Vice President Bush has company on the airwaves in South Dakota, which holds its presidential primary Feb. 23, the same day as New Hampshire: Sen. Robert J. Dole (R-Kan.), Bush's closest rival for the 1988 Republican presidential nomination. Dole began airing a 30-second television commercial Thursday. He is depicted in soft hues in his first television ad that stresses his character and rural upbringing. Flashes of cornfields, uniformed veterans and a rising sun are blended with film of Dole's announcement in his hometown of Russell, Kan. "Growing up here is the greatest lesson you can ever learn," Dole says. "It's a lesson in character, stamina and concern for the needs of others. It's a lesson you take with you all your life."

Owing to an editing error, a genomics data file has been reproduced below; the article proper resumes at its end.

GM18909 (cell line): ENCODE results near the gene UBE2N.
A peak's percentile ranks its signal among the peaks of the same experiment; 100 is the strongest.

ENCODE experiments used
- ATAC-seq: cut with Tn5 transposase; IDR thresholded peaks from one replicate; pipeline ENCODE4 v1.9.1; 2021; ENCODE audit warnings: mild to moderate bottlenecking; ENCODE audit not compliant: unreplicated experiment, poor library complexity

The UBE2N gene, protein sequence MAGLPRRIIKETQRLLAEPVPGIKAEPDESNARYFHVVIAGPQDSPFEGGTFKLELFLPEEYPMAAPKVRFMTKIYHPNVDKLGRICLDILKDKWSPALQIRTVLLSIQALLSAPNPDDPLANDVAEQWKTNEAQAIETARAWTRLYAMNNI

The television ad is accompanied by a biographical radio spot that sets up a contrast with Bush's privileged background, asking, "What's the difference between the Republican candidates for president?"

The radio ad cites Dole's upbringing during the Depression, his two Bronze Stars for heroism in combat and the three years he spent recovering from World War II wounds that left him with a disabled right hand. It also says he led the fight to save Social Security and pass the 1985 farm bill. "Bob Dole for president. One of us," the radio ad concludes.

Don Ringe, media consultant to the Dole campaign, said yesterday that the ads are meant to reinforce "shared values" with South Dakotans.

The campaign ran radio ads featuring President Reagan praising Dole this week in New Hampshire. However, no ads are running in Iowa. Campaign officials said they are relying on a highly motivated organization in Iowa. "We don't really need to be on the air there right now," said adviser Bill Lacy.